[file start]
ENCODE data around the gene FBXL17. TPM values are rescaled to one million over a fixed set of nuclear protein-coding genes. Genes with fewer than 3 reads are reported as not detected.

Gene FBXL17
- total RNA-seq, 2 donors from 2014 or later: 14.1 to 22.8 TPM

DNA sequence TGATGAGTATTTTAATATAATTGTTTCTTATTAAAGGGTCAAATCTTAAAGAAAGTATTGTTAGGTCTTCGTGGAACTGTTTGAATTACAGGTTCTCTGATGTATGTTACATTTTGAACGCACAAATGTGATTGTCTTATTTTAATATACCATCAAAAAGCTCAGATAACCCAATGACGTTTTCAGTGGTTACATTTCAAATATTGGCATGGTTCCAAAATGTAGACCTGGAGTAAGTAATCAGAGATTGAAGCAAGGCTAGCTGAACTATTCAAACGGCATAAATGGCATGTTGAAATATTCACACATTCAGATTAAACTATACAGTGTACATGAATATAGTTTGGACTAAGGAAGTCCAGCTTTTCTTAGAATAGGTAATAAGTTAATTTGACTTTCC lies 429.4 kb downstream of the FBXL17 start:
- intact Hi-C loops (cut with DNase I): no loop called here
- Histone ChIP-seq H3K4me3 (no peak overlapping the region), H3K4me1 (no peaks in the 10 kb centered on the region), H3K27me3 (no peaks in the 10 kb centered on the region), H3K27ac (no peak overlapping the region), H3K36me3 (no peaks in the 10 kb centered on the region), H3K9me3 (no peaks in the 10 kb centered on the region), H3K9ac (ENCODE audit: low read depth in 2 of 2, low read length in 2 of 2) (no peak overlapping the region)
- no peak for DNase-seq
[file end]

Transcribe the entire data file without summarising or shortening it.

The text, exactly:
ENCODE data around the gene FBXL17. TPM values are rescaled to one million over a fixed set of nuclear protein-coding genes. Genes with fewer than 3 reads are reported as not detected.

Gene FBXL17
- total RNA-seq, 2 donors from 2014 or later: 14.1 to 22.8 TPM

DNA sequence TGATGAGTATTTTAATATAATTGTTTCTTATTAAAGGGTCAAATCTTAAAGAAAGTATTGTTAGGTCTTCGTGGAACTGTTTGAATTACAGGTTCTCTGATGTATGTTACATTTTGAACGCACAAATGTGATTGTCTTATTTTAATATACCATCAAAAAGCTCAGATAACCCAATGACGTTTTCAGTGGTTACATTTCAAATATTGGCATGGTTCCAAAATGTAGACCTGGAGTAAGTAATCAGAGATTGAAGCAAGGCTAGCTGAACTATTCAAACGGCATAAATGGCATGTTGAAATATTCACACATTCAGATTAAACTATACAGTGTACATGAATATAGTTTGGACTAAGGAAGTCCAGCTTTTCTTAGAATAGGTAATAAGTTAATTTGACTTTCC lies 429.4 kb downstream of the FBXL17 start:
- intact Hi-C loops (cut with DNase I): no loop called here
- Histone ChIP-seq H3K4me3 (no peak overlapping the region), H3K4me1 (no peaks in the 10 kb centered on the region), H3K27me3 (no peaks in the 10 kb centered on the region), H3K27ac (no peak overlapping the region), H3K36me3 (no peaks in the 10 kb centered on the region), H3K9me3 (no peaks in the 10 kb centered on the region), H3K9ac (ENCODE audit: low read depth in 2 of 2, low read length in 2 of 2) (no peak overlapping the region)
- no peak for DNase-seq